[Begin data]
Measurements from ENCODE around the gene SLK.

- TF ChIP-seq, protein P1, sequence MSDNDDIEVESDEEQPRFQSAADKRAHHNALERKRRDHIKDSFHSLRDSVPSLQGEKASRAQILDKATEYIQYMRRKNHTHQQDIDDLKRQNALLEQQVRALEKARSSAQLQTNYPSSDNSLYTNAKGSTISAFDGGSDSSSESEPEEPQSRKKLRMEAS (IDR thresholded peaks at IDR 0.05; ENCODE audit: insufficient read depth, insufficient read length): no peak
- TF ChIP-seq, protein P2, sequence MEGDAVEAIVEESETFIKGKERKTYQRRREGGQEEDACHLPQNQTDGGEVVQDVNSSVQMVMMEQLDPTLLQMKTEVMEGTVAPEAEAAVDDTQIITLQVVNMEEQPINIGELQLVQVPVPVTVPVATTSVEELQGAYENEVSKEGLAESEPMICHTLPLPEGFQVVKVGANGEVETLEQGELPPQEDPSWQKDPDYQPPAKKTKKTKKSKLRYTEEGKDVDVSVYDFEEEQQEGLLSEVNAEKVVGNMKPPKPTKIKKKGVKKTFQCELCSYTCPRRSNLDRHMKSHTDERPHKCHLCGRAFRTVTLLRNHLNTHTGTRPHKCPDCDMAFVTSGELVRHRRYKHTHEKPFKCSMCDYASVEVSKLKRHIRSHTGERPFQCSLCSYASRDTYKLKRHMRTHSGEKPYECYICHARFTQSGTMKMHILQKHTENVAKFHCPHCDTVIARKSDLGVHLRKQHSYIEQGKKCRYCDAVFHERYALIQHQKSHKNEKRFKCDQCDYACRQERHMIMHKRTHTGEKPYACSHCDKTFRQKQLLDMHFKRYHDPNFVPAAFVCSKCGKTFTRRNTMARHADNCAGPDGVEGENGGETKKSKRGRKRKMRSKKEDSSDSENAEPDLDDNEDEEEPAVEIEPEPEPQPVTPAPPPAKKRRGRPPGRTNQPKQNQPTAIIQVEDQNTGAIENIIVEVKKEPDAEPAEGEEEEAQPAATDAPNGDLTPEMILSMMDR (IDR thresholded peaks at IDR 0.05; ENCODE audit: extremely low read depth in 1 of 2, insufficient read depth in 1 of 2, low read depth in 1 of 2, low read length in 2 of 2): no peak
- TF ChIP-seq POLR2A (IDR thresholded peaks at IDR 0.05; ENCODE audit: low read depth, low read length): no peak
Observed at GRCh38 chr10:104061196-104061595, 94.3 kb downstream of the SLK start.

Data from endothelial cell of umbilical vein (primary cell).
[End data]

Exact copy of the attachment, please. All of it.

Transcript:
Measurements from ENCODE around the gene SLK.

- TF ChIP-seq, protein P1, sequence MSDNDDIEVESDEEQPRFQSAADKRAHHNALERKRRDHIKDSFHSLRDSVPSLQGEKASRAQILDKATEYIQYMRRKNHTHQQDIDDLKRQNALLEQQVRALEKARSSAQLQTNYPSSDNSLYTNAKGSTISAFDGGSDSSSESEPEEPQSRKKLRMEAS (IDR thresholded peaks at IDR 0.05; ENCODE audit: insufficient read depth, insufficient read length): no peak
- TF ChIP-seq, protein P2, sequence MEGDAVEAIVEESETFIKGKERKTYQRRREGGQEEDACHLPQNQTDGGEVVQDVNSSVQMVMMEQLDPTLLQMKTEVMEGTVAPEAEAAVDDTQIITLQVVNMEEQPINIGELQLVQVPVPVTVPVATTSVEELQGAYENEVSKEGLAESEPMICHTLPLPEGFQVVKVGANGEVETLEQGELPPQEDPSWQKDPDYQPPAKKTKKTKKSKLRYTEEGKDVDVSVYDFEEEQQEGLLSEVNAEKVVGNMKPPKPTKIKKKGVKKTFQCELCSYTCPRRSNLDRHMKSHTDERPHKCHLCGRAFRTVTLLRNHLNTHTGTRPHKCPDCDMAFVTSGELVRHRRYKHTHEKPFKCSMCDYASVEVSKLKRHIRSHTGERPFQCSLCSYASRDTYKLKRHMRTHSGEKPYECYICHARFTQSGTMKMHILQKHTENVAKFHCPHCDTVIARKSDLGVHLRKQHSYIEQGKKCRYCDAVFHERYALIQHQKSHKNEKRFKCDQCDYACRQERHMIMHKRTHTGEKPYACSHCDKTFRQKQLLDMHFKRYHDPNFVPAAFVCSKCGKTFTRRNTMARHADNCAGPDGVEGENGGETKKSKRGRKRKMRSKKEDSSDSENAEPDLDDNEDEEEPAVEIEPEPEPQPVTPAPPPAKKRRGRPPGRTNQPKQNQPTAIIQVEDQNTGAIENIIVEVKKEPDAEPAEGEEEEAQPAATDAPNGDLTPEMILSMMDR (IDR thresholded peaks at IDR 0.05; ENCODE audit: extremely low read depth in 1 of 2, insufficient read depth in 1 of 2, low read depth in 1 of 2, low read length in 2 of 2): no peak
- TF ChIP-seq POLR2A (IDR thresholded peaks at IDR 0.05; ENCODE audit: low read depth, low read length): no peak
Observed at GRCh38 chr10:104061196-104061595, 94.3 kb downstream of the SLK start.

Data from endothelial cell of umbilical vein (primary cell).